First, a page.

A wonderland for the child at heart at Minneapolis' Norway House
Meander the streets of this gingerbread kingdom for plenty of oohs and aahs.
By Lee Svitak Dean Star Tribune (See the article on their website here)
The fragrance of gingerbread — cinnamon, molasses and ginger — teases visitors before they even step into the room.
Then the twinkly lights, white paper stars and that familiar late-afternoon winter-blue sky welcome guests who, in a nanosecond, step into a neighborhood of brightly festooned gingerbread structures.
In that instant, we are all 5 years old, besotted by the whimsical, the colorful and, well, let’s be honest, all that candy.
Where do we look first? Such is the dilemma of the ever-charming Gingerbread Wonderland, now in its fifth year at Norway House (913 E. Franklin Av., Mpls.) and open until Jan. 5.
If your attention is drawn to the biggest gingerbread building in the room, that would be the St. Paul Cathedral, towering over the other structures. If it’s the most colorful, that’s likely to be the very classic Candy Castle.
The most familiar? Split Rock Lighthouse (two of them!). The smallest? The tiny pies and vegetables in the CG Farm Fresh Produce stand (the corn on the cob and heads of cabbage are particularly delightful).
The whimsical? That’s a tough call, with choices including a two-level ice fishing tableau, or a scene from the movie “Up,” with its balloon hitched to the house (and it’s really all edible!).
Then again, it may be the outhouse with a half-pretzel for a toilet seat, or the gingerbread people browsing vinyl at the Electric Fetus. There’s a fjord horse substituting for a camel in the Norwegian Nativity scene. Or the snow children made of marshmallows. Surely those count, too.
The display exudes sensory overload, with 180 gingerbread structures, a significant increase from 50 the first year. That dramatic uptick may be due to the popularity of “The Great British Baking Show” on TV, said Christina Carlson, executive director of Norway House. “They really stepped it up this year.”
The oldest buildings in the Twin Cities are featured in edible form: the Ard Godfrey House (1848) in Minneapolis and the Waldmann site in St. Paul (1857). But that’s only a starter. Landmarks abound from around the area: the Stone Arch Bridge, Dayton’s, Matt’s Bar (with tiny burgers visible inside), Sharing & Caring Hands, Hubbard Broadcasting, Nordic Waffles, a White Castle from St. Paul.
And then there are the international displays: a city scene from Bergen, Norway, the Oslo Opera House, various Vikings ships (the most inventive using baked fettuccine as oars).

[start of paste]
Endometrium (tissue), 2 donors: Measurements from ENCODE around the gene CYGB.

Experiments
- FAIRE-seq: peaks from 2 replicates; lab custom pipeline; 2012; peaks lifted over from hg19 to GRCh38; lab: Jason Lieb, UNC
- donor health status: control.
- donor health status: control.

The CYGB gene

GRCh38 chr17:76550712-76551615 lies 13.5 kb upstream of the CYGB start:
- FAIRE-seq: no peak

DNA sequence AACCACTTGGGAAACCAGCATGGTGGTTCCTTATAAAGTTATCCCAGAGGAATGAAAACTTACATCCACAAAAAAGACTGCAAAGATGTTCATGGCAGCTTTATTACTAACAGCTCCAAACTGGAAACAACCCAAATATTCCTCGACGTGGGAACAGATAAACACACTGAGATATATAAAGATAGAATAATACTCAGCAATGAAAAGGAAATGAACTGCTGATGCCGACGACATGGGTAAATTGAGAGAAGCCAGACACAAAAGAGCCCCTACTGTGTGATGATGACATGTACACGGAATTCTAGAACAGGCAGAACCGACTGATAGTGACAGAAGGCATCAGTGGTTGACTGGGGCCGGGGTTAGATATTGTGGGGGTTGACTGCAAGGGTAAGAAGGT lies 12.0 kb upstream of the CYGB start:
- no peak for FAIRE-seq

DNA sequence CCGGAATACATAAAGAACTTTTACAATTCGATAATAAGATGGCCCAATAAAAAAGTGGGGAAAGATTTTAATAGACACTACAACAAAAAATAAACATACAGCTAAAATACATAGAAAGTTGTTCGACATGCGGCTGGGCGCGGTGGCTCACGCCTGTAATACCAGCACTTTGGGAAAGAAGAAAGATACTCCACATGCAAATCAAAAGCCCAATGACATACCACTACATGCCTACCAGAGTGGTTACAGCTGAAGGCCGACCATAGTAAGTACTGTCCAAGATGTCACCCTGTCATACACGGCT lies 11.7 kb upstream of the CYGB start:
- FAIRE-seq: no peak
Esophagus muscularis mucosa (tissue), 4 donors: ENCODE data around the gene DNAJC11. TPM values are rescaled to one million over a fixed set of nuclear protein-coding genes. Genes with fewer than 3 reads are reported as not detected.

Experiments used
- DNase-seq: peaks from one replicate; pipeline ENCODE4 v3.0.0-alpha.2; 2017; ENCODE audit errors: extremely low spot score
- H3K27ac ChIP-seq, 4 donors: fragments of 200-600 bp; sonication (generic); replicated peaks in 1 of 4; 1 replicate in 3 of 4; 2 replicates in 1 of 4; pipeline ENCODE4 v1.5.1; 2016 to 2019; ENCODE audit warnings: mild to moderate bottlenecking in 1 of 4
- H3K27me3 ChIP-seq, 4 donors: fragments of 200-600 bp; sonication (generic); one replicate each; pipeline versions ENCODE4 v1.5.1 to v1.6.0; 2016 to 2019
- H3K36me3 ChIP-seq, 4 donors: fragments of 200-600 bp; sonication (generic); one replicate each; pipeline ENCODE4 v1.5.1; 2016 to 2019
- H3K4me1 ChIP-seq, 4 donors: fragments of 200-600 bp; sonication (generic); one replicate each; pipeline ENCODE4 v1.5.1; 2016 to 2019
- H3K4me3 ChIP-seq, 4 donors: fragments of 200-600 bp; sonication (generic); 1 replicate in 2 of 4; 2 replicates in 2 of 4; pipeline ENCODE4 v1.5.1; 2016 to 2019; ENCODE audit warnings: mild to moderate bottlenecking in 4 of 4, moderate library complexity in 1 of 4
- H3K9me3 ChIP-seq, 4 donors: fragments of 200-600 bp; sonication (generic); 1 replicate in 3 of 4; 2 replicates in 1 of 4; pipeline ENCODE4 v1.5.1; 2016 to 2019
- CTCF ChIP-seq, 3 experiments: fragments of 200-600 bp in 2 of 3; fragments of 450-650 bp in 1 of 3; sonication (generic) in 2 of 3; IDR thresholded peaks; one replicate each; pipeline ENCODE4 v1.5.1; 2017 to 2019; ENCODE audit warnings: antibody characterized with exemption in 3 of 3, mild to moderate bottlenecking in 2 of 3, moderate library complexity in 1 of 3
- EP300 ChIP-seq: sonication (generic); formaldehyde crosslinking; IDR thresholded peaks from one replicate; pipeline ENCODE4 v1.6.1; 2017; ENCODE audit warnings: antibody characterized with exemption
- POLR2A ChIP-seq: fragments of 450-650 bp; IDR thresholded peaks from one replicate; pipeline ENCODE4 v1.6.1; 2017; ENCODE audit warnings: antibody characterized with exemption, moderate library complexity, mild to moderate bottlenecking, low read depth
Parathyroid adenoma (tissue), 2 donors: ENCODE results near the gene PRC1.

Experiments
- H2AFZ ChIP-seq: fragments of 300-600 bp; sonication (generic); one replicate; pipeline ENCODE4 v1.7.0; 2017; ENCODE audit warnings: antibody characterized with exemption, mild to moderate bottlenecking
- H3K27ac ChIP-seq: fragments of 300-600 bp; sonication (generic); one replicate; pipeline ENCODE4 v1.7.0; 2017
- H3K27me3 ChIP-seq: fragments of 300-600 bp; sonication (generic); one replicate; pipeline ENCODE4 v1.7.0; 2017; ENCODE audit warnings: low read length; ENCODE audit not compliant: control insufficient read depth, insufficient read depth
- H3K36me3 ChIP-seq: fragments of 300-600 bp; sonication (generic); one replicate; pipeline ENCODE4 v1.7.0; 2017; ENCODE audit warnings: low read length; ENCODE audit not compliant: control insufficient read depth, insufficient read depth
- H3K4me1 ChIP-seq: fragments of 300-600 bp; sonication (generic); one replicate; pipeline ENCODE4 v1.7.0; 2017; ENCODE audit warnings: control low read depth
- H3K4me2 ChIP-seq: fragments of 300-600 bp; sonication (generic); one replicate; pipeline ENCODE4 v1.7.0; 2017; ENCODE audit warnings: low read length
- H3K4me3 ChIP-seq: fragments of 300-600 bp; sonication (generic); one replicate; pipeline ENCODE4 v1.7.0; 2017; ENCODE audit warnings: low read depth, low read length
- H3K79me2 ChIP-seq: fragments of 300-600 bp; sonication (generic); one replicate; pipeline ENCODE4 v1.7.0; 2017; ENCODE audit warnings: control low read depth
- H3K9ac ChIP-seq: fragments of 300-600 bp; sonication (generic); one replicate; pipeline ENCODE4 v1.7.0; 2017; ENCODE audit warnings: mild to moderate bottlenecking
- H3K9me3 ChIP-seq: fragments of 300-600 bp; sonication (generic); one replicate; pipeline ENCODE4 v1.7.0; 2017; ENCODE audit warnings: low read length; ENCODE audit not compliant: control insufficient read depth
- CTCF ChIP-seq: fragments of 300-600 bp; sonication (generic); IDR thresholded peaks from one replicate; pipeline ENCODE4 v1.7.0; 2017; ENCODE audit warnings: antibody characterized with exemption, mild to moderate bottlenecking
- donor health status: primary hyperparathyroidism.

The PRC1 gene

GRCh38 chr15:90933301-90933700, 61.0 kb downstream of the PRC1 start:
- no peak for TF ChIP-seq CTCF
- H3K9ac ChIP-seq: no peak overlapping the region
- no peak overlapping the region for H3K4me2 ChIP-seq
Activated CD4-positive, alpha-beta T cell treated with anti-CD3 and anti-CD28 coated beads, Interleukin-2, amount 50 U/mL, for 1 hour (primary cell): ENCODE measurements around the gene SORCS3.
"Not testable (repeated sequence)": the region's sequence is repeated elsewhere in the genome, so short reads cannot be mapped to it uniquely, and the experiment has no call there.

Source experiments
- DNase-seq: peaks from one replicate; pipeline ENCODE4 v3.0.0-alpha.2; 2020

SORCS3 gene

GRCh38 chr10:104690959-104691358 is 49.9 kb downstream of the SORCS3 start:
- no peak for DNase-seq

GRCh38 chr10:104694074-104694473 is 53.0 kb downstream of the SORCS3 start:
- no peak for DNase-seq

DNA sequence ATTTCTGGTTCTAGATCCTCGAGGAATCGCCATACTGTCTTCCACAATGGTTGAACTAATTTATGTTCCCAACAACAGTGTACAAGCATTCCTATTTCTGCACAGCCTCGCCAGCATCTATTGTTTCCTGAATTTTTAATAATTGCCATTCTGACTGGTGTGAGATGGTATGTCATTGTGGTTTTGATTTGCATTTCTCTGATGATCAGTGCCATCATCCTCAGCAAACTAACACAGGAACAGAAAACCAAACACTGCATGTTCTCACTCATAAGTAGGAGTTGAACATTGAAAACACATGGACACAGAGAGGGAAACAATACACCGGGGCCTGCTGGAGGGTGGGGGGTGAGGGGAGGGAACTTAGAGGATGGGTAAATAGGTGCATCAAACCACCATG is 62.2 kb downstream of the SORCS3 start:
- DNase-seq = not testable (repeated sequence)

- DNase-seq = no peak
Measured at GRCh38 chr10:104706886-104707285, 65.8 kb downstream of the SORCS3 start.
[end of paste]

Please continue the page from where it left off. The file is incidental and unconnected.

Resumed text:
The most magnificent display is not a building at all, but a violin and bow, created by Carolina Downs and based on an 1891 fiddle from Gunnar O. Helland of Bø, Telemark, Norway. His son Gunnar H. Helland later moved to Minneapolis and built violins. The remarkable creation took six days to complete.
For some, the building process came from practiced hands. For others, it was an eye-opener.
“Perhaps what comes most as a surprise is how difficult it is,” wrote Becky Wahlquist and John Morrison on their entry form. “The roof collapsed 3 times! Does the salt on pretzel sticks react to the icing? Before deciding the size of your structure make sure to find a box to transport it first. We didn’t. This was a very good learning experiment.”
Another newbie, who we will simply call Anonymous, wrote of her experience, “It was my first and possibly my last. My royal icing was too thin alone to hold things together; the other was too big and everything collapsed. Yikes. Live and learn.”
Cody Johnson had a tale of constructing two displays with his 6 year old. “Our original was being stored in the oven, which got destroyed when we preheated the oven.” Ah, yes, the old stick-it-in-the oven-for-safety flaw.
Kristina Brust, who built the Stone Arch Bridge replica over 10 hours, summed up the experience of many of the builders: “If at first you don’t succeed, try again!"
With so many exquisite displays, there had to be a competition for the best. And there was, with 10 categories that depicted many structures, big and small. The judges who faced this veritable Candyland were Nancy Ngo, Sue Zelickson and me.
Where: Norway House (913 E. Franklin Av., Mpls., 612-871-2211, norwayhouse.org/gingerbreadwonderland)
Date: Through Jan. 5.
Cost: General admission, $5; free to members and children under 12.
Time: Closed Mondays; 10 a.m.-4 p.m. Tuesday-Sunday.
Have your own favorites? Visitors can vote for a People’s Choice award through Dec. 22.
Best of Minnesota: St. Paul Cathedral, by Maggie Karschnia.
Best kids’ display (ages 9-16): Ice Fishing, by Eloise and Henry Brandt.
Best kids’ display (age 8 and under): Back to the Future Winter Wonderland, by Penelope Lindberg.
Most creative: Up, Adventure in Norway, which included a “book of travel photos,” by Caitlynn Decker and Amy Decker.
Best amateur: Hardanger Fiddle and Bow, by Carolina Downs.
Best professional: Glensheen Mansion, by Steph Kissner and Kelley Loso of Sweet Retreat.
Most coeslig (cozy): Log Cabin, by Kathleen Devaney.
Most whimsical: “Home Sweet Home,” by Annette Korolchuk.
Best international: Bryggen in Bergen, by the Daughters of Norway.
Best classic: Candy Castle, by Jean Dorland and Hannah Grossman.